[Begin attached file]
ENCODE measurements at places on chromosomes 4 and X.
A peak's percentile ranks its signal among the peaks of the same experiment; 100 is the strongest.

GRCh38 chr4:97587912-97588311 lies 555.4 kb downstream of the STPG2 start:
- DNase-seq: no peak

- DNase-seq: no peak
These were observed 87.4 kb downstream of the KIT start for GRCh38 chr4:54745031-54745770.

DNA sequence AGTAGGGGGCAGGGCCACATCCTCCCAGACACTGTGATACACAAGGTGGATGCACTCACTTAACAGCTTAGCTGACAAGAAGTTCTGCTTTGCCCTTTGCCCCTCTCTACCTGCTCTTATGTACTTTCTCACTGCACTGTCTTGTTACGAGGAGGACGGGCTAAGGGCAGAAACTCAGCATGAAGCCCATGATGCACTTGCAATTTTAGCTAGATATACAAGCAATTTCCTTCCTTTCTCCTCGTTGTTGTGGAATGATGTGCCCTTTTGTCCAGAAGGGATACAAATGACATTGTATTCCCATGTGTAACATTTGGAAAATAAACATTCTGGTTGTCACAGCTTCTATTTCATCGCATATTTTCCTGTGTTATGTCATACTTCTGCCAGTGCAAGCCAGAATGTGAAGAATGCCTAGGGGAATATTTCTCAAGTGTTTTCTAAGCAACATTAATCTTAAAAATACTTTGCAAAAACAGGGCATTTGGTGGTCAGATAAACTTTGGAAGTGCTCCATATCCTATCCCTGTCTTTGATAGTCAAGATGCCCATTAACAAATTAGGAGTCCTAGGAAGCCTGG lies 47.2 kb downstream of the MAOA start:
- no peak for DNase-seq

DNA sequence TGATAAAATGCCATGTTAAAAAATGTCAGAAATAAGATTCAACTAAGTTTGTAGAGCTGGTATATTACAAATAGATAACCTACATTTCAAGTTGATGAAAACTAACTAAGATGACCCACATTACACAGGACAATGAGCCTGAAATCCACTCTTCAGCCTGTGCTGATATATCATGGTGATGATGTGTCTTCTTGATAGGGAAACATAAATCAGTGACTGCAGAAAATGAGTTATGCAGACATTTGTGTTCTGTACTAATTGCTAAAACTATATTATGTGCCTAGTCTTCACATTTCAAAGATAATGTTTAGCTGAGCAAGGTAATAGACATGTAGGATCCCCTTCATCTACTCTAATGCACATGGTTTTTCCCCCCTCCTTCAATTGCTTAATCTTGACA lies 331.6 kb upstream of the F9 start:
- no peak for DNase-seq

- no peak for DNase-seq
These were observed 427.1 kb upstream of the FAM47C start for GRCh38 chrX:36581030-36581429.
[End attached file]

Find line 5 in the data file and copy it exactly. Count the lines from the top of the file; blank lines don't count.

- DNase-seq: no peak